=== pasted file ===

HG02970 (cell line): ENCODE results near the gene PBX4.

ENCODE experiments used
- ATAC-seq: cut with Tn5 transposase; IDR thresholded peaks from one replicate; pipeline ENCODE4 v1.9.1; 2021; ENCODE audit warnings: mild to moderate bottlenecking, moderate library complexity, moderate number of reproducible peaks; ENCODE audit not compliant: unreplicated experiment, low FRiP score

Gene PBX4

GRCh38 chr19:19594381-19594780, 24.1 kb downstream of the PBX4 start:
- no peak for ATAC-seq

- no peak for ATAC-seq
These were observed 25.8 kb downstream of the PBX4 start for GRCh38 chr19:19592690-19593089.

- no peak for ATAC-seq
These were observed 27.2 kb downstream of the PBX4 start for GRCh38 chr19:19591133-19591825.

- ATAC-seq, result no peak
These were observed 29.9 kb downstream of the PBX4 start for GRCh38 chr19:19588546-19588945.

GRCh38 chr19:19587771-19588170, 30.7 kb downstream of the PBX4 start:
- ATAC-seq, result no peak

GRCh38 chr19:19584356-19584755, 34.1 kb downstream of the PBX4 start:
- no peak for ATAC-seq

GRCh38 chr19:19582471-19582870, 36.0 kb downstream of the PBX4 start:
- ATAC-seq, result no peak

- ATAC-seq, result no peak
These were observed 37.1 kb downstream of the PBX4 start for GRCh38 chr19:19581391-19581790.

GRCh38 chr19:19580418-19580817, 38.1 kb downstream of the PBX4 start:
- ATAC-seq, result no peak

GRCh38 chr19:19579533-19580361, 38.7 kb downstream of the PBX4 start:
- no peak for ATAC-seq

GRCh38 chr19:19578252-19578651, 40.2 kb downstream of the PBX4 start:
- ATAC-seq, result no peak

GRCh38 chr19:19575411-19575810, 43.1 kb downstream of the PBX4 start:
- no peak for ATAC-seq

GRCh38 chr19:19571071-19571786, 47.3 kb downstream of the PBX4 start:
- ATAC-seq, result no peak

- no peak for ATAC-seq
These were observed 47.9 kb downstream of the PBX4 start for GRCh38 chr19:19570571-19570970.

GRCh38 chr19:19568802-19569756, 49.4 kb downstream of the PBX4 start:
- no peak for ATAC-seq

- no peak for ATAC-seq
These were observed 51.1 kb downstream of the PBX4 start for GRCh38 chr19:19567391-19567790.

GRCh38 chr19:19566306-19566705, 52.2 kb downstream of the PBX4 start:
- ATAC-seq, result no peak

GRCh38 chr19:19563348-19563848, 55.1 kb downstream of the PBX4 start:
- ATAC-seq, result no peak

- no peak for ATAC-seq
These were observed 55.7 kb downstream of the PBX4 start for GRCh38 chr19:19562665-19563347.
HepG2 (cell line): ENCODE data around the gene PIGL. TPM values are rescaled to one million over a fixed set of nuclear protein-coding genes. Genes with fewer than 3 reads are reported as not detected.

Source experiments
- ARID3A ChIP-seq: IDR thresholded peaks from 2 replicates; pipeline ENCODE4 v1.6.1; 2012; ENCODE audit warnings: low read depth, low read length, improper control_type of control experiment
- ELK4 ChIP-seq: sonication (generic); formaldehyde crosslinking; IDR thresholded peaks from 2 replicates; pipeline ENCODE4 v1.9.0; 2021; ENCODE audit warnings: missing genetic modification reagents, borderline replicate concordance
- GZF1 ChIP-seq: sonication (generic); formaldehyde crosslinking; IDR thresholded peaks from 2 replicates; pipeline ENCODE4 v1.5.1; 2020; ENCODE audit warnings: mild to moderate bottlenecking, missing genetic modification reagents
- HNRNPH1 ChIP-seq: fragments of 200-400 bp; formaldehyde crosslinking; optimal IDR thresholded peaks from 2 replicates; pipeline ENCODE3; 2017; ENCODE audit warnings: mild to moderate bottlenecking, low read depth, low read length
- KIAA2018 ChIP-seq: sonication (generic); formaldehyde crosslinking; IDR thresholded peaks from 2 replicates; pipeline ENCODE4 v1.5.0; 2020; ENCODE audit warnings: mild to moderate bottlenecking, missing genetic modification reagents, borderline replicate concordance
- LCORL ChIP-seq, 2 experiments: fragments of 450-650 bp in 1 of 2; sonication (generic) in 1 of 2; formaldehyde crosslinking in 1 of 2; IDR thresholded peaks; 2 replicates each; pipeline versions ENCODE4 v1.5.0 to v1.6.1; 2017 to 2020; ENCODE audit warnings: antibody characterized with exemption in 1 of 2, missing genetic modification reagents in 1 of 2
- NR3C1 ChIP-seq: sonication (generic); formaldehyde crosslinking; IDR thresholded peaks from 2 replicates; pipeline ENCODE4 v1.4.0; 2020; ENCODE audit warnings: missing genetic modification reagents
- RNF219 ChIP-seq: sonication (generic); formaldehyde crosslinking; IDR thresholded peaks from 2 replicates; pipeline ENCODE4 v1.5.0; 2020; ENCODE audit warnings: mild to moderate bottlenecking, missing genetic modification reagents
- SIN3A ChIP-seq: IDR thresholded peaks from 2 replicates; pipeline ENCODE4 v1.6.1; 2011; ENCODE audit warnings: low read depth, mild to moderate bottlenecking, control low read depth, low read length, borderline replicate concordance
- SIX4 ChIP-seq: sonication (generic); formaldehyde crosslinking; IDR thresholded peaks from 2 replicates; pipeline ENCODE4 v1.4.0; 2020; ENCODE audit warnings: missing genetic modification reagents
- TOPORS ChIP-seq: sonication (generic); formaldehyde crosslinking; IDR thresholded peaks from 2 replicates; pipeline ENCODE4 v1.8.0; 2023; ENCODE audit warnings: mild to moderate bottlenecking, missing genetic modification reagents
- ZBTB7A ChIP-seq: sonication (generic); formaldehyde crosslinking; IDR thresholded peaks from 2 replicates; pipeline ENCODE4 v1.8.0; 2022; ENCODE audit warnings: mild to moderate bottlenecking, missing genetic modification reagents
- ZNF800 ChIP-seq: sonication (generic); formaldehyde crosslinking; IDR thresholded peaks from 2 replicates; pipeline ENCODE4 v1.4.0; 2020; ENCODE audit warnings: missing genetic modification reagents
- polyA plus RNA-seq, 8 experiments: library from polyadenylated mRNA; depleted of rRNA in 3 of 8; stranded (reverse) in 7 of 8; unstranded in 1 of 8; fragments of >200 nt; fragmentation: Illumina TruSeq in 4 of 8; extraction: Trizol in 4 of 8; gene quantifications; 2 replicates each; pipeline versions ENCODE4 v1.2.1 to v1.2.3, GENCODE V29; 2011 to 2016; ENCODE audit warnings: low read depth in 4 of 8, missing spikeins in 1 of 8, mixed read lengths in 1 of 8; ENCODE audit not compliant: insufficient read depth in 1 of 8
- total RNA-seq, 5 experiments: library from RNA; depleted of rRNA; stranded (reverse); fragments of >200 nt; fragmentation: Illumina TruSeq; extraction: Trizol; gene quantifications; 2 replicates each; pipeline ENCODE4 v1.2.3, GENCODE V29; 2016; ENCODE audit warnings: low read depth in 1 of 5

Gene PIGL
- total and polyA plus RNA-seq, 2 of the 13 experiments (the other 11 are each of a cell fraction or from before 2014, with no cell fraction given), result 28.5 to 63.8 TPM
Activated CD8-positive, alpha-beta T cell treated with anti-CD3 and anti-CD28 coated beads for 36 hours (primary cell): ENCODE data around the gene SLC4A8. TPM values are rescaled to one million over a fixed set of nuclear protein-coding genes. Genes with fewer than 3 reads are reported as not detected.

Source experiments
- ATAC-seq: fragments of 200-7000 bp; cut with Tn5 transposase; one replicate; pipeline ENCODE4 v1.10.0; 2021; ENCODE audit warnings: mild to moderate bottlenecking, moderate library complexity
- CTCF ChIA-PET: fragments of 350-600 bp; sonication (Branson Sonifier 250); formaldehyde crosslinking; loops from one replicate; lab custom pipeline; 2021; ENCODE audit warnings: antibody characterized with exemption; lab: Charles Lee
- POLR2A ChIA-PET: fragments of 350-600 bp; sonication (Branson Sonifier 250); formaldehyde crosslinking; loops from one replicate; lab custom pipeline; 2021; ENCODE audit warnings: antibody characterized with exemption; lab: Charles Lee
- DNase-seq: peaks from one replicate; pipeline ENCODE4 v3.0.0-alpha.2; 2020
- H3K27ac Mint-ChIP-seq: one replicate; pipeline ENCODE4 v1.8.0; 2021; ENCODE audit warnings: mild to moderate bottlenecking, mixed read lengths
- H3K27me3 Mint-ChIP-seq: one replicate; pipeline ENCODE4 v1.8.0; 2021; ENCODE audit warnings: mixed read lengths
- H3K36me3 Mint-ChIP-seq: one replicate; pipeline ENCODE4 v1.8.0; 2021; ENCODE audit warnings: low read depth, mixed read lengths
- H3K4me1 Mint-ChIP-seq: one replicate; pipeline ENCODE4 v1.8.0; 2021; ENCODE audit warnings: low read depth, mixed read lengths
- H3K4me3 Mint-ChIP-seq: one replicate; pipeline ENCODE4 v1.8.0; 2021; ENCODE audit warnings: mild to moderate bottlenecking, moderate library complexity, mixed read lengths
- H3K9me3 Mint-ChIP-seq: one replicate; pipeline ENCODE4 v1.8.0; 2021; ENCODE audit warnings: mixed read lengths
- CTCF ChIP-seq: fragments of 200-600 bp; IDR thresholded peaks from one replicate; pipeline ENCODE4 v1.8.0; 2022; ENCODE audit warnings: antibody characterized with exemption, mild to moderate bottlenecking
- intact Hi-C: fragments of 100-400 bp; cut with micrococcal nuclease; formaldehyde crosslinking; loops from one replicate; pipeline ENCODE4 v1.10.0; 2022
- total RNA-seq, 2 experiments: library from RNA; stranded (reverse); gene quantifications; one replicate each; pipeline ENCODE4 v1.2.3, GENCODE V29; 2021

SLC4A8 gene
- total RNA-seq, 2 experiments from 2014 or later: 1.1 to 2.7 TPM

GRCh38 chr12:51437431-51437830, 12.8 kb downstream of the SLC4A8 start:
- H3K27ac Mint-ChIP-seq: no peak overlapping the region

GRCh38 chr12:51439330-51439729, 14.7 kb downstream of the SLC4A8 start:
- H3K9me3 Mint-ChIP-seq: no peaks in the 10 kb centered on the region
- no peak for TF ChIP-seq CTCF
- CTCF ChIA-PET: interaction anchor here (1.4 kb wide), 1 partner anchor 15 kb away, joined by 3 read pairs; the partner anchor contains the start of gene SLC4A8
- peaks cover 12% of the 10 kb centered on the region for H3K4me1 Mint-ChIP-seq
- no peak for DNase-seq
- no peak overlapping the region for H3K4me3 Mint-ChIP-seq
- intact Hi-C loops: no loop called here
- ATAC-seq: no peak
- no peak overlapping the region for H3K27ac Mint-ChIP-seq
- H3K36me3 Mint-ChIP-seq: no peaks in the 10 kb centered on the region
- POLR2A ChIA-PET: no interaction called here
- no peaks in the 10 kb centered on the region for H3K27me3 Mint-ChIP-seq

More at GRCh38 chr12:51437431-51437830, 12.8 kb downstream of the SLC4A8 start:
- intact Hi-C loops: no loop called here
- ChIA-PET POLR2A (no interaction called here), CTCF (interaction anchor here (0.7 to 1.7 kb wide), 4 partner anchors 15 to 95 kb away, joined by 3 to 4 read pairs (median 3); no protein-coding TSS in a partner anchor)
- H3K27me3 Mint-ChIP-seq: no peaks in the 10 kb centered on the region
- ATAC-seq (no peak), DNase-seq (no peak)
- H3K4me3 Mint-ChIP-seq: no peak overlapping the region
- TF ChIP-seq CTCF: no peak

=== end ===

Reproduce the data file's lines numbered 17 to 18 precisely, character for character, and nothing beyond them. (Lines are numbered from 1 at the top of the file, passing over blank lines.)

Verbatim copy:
GRCh38 chr19:19582471-19582870, 36.0 kb downstream of the PBX4 start:
- ATAC-seq, result no peak